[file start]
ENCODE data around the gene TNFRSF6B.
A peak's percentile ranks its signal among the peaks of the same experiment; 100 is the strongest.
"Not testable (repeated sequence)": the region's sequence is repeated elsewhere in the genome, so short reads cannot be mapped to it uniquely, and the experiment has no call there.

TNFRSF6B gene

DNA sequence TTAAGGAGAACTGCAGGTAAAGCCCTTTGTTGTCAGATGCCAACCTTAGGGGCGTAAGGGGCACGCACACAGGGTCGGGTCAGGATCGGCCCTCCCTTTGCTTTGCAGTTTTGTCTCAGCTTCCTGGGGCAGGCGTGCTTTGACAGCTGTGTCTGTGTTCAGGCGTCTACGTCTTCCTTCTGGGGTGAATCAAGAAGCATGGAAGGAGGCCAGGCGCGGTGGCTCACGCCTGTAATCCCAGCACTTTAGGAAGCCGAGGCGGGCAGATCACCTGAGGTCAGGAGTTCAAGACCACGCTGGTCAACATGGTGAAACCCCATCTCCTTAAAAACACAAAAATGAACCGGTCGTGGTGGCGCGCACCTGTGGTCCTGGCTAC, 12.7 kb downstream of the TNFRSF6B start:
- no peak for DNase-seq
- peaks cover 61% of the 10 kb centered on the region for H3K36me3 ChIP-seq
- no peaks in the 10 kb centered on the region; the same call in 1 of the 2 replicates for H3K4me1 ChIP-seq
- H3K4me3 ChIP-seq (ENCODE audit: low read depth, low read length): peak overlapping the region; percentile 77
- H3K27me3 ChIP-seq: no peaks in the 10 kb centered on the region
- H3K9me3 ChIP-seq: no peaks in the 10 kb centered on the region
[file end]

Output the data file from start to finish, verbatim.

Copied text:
ENCODE data around the gene TNFRSF6B.
A peak's percentile ranks its signal among the peaks of the same experiment; 100 is the strongest.
"Not testable (repeated sequence)": the region's sequence is repeated elsewhere in the genome, so short reads cannot be mapped to it uniquely, and the experiment has no call there.

TNFRSF6B gene

DNA sequence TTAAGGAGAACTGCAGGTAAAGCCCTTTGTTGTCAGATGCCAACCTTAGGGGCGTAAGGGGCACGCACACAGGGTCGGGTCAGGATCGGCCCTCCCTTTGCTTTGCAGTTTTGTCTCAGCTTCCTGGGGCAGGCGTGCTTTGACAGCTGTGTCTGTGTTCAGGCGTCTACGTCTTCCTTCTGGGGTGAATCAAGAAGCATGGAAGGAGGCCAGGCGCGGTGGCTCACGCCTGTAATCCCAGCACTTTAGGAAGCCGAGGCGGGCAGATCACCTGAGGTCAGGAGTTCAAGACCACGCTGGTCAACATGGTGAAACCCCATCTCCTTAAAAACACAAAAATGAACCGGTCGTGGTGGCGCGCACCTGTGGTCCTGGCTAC, 12.7 kb downstream of the TNFRSF6B start:
- no peak for DNase-seq
- peaks cover 61% of the 10 kb centered on the region for H3K36me3 ChIP-seq
- no peaks in the 10 kb centered on the region; the same call in 1 of the 2 replicates for H3K4me1 ChIP-seq
- H3K4me3 ChIP-seq (ENCODE audit: low read depth, low read length): peak overlapping the region; percentile 77
- H3K27me3 ChIP-seq: no peaks in the 10 kb centered on the region
- H3K9me3 ChIP-seq: no peaks in the 10 kb centered on the region